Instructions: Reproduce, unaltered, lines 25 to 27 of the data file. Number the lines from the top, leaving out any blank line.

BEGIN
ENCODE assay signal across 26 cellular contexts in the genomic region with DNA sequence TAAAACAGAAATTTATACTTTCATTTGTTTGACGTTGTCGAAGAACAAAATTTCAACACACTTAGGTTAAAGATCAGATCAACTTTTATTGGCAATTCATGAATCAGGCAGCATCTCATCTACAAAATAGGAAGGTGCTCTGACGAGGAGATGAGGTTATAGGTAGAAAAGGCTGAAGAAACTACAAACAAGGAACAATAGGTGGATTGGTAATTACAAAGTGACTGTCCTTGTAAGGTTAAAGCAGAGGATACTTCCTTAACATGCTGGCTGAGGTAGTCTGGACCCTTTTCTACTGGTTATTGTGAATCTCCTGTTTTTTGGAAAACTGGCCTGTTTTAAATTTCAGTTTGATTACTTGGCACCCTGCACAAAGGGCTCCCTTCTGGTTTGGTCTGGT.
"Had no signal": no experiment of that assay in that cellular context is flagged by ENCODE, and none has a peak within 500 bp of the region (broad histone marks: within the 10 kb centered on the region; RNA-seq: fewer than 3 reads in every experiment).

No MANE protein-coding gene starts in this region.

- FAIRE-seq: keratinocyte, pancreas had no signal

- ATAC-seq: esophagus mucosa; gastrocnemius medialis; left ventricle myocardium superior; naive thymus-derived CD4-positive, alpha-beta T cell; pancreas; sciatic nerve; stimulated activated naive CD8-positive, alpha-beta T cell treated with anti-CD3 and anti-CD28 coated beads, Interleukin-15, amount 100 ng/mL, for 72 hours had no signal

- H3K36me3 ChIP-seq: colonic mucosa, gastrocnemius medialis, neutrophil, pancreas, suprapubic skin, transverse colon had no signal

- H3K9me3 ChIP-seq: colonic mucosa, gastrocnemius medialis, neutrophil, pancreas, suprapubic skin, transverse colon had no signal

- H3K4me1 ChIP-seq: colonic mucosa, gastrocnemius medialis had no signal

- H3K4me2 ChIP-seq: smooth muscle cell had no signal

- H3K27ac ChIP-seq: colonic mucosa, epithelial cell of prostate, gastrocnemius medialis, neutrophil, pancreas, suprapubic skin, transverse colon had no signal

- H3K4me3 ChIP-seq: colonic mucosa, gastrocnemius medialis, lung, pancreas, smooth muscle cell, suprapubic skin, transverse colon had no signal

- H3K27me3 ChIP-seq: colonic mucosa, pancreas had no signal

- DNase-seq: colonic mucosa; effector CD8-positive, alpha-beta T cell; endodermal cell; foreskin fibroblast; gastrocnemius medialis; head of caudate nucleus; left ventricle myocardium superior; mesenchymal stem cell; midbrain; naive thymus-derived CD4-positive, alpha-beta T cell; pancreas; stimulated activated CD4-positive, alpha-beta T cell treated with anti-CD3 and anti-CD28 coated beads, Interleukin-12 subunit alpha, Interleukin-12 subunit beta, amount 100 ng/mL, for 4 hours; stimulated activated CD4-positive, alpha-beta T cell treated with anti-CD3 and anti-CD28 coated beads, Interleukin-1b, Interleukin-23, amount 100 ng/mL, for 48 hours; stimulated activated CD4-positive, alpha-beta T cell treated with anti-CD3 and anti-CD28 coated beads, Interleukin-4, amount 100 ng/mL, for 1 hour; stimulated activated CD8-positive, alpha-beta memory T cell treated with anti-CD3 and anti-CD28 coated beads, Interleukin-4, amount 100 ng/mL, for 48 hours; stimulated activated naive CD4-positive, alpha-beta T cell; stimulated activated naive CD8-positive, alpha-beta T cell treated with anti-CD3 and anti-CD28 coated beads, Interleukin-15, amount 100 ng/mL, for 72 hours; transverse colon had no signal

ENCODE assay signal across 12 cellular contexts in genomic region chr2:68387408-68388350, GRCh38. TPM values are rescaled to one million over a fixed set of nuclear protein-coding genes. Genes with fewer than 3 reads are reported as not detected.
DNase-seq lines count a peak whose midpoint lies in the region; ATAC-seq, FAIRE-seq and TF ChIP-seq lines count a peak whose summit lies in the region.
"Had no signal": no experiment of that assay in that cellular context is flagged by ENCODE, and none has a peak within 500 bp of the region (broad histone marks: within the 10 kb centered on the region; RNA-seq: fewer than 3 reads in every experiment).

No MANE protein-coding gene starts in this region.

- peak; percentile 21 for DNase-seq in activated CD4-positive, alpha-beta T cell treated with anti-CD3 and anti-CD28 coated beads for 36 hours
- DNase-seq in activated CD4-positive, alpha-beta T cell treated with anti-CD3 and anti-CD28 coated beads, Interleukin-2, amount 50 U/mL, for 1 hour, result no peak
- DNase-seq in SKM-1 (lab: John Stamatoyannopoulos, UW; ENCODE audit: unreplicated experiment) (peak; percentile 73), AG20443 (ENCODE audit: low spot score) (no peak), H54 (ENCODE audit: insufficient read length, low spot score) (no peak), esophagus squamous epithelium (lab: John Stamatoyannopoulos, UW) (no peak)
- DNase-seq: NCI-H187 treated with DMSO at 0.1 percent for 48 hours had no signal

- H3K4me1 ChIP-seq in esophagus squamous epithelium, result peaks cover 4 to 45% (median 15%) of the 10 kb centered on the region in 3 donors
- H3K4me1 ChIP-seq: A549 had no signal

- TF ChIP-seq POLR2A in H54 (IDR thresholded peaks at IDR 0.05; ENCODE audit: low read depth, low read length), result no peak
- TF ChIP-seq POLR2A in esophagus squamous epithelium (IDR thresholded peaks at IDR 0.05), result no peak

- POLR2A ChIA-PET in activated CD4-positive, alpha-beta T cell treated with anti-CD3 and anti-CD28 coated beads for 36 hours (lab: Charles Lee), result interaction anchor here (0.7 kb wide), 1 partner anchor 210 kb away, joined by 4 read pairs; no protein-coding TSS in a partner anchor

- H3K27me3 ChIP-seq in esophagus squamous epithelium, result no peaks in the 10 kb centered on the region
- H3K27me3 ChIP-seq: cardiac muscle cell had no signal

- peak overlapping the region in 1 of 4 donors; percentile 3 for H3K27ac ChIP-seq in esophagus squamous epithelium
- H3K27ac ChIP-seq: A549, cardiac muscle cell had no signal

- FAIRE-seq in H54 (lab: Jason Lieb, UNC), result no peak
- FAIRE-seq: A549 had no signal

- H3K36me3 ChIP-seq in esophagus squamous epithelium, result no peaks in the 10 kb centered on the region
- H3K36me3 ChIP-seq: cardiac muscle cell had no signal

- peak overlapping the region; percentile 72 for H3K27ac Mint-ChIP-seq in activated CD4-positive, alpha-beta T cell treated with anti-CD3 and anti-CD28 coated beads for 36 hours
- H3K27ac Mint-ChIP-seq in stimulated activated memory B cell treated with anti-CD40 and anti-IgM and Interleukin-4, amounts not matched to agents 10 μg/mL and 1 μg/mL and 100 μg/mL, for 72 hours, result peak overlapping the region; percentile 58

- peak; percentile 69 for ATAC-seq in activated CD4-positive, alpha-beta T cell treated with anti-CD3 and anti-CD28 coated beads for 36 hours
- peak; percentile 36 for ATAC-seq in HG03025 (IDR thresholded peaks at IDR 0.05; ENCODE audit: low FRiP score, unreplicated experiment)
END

- TF ChIP-seq POLR2A in esophagus squamous epithelium (IDR thresholded peaks at IDR 0.05), result no peak

- POLR2A ChIA-PET in activated CD4-positive, alpha-beta T cell treated with anti-CD3 and anti-CD28 coated beads for 36 hours (lab: Charles Lee), result interaction anchor here (0.7 kb wide), 1 partner anchor 210 kb away, joined by 4 read pairs; no protein-coding TSS in a partner anchor

- H3K27me3 ChIP-seq in esophagus squamous epithelium, result no peaks in the 10 kb centered on the region